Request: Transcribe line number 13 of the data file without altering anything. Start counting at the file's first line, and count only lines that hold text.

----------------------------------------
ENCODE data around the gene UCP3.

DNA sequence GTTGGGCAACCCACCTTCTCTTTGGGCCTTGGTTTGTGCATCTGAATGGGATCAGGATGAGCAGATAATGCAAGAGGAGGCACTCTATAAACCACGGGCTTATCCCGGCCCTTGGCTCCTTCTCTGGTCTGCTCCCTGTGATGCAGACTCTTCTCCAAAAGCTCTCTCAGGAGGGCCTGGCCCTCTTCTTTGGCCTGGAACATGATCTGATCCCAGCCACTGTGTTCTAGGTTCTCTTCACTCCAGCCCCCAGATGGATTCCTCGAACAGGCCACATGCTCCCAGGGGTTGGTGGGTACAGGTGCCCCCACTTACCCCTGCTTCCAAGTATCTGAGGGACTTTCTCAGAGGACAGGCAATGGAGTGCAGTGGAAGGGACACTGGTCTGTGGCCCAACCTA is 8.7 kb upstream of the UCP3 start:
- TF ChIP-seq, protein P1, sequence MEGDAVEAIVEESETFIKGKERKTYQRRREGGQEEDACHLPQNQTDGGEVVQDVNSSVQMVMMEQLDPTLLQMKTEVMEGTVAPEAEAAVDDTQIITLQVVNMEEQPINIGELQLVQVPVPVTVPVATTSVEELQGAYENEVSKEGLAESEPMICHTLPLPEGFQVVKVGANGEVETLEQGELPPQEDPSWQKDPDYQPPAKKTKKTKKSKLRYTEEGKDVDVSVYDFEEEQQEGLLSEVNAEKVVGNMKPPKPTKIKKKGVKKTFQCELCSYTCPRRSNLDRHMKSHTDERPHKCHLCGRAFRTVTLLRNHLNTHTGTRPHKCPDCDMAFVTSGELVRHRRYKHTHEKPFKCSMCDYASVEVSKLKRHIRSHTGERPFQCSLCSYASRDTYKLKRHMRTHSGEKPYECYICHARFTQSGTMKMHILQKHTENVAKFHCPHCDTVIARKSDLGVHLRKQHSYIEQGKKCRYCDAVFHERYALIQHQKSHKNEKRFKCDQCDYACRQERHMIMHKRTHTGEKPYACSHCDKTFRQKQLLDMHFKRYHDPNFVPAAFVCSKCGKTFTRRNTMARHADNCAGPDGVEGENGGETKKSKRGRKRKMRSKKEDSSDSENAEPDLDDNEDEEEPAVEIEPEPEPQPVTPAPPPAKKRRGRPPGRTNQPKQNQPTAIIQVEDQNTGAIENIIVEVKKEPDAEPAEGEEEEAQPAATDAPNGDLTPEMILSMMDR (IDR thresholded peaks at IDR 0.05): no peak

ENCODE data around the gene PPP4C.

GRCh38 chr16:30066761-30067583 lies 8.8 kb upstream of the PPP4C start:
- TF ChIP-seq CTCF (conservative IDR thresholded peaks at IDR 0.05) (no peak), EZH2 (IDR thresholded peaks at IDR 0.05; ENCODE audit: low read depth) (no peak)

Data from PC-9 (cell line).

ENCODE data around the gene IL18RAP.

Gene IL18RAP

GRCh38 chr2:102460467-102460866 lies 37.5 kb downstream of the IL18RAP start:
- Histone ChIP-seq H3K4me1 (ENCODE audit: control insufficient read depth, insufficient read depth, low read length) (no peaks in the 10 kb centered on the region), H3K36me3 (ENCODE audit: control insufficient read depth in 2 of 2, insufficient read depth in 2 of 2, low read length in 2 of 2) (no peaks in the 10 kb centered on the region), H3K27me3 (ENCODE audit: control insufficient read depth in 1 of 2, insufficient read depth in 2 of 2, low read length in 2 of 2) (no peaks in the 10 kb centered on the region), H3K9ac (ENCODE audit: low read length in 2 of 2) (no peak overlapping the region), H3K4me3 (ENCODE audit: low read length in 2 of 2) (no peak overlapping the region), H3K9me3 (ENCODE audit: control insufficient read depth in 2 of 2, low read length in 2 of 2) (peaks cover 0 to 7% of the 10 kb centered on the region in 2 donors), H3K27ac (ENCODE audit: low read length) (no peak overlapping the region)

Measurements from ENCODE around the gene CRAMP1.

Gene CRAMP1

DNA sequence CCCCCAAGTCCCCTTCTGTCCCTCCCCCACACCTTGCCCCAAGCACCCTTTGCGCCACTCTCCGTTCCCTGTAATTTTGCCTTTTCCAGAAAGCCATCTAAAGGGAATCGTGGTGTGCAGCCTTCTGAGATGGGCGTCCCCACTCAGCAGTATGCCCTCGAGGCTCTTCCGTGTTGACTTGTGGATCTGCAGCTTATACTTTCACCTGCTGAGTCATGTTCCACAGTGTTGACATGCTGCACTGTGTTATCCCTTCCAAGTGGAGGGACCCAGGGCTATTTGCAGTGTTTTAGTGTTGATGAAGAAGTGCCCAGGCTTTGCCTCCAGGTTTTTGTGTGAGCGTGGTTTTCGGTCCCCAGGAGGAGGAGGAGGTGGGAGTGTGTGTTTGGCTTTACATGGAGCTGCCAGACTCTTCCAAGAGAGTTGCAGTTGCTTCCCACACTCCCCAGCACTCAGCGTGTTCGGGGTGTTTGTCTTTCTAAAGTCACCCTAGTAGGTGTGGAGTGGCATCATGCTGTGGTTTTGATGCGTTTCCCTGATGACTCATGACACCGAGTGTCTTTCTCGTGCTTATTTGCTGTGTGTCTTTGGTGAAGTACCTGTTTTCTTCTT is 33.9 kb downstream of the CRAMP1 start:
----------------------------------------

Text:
Gene CRAMP1